Behind Every Doctor Is A Patient

Behind every doctor is just a person: You and your doctor have much more in common than what separates you.
Behind every doctor is just a person: You and your doctor have much more in common than what separates you.

Behind every doctor is a little boy or girl who once stood and watched helplessly. Maybe he or she watched a parent, grandparent or sibling suffer the ravages of an incurable disease. Maybe it was the child herself who was traumatized by illness or injury and the medical procedures to treat it.  Helpless as a child she vowed that she would protect others from such things once she got old enough — a vow that gave her the fortitude she needed for arduous years of study and apprenticeship and was etched into her psyche as indelibly as the 2 letters on the white coat that she worked so hard to earn.

Behind every doctor is a medical student or resident.  A young man or woman whose innocence was the first casualty of an unexpected war. At some point, that young doctor-to-be was thrown into a medical situation that was far beyond his repertoire of experience or training. The shattered remnants of what he'd thought and believed were pieced back together into a facsimile of what had been there before, something that could allow him to keep going.  But the sum of the parts never quite amounted to the whole. Those who looked closely enough could see the cracks.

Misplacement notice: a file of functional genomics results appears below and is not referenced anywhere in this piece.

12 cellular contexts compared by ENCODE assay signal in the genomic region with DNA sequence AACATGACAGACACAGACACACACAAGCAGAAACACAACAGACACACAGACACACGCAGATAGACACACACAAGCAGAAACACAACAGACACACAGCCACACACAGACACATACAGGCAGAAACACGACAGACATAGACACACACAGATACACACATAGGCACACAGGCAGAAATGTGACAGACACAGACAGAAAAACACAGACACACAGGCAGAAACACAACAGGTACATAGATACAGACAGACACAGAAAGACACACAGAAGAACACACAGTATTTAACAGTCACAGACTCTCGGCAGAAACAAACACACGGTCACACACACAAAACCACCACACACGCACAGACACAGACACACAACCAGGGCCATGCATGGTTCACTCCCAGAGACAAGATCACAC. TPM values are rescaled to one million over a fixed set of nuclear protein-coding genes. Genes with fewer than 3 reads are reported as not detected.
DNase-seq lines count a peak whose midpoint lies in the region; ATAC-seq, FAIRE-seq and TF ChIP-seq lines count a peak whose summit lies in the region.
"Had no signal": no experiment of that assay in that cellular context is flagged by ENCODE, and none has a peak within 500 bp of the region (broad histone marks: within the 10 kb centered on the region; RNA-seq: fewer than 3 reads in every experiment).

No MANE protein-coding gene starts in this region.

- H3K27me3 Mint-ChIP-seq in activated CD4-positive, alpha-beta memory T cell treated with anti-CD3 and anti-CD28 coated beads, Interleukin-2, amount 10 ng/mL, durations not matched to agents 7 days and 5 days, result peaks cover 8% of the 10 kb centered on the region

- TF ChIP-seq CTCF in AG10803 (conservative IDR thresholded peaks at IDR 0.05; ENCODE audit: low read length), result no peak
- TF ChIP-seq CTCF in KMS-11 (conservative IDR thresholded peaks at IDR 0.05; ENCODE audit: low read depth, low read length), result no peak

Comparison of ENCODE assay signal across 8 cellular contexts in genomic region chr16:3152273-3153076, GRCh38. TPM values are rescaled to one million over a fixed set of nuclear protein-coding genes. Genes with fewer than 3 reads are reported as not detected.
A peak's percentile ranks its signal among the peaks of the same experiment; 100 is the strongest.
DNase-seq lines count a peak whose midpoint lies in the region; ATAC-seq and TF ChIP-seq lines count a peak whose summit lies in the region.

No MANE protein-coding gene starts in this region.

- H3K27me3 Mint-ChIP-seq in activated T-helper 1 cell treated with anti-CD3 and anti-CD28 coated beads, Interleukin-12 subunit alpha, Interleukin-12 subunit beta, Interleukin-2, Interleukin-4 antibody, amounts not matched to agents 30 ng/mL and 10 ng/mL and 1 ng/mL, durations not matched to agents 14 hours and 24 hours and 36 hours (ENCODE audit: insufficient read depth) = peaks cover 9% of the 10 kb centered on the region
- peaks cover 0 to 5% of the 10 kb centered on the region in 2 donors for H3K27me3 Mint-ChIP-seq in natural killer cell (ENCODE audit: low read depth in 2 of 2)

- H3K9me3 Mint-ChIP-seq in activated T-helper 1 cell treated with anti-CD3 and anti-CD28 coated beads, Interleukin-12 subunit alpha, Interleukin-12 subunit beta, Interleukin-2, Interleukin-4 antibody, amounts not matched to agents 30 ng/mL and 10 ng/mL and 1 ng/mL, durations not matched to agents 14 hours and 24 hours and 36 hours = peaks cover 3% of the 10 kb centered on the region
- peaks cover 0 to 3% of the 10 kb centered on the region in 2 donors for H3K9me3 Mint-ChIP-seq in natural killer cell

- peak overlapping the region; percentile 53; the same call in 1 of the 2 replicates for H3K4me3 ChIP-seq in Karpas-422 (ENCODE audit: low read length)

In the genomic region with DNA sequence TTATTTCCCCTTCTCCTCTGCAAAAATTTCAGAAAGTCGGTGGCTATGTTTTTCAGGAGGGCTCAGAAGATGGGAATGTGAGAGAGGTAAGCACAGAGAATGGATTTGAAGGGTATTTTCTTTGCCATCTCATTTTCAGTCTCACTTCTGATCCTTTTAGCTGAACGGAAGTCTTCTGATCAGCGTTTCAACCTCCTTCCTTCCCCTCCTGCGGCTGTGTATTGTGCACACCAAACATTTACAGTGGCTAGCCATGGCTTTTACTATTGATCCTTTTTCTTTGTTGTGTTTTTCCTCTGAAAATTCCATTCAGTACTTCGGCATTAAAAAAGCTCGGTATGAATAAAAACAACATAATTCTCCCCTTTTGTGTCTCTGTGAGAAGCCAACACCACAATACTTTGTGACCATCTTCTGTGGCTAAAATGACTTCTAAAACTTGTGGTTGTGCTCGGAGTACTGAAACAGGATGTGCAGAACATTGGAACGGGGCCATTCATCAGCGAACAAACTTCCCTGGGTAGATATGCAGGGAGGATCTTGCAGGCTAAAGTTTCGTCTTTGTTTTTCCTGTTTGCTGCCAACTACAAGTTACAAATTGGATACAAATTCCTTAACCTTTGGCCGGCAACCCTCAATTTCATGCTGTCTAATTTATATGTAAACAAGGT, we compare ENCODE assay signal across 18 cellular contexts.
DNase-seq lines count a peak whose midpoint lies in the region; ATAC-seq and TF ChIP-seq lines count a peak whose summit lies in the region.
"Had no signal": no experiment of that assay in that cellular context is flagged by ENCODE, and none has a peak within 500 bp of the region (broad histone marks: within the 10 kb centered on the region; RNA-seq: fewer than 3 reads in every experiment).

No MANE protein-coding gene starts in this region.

Behind every doctor is just a person, haunted by the weight of his decisions, baffled by the foibles of our legal system, asked to trade his hard-earned skills and knowledge for a degree in data entry. He is exhausted from spending a night on call followed by a full day of work. He is a husband, father or son and the continual stress of such weighty responsibilities takes a toll on both professional and personal life.

Behind every doctor is a patient, someone who, like everyone else, gets sick or injured or needs surgery sometimes.  He's also a human being with good days and bad days, someone who has moods and may be short and harried one visit and warm and cordial the next.  

The barriers of rank and title are artificial; don't be put off by them. Don't let complicated jargon and technical terms distract you.  You and your doctor have much more in common than what separates you.

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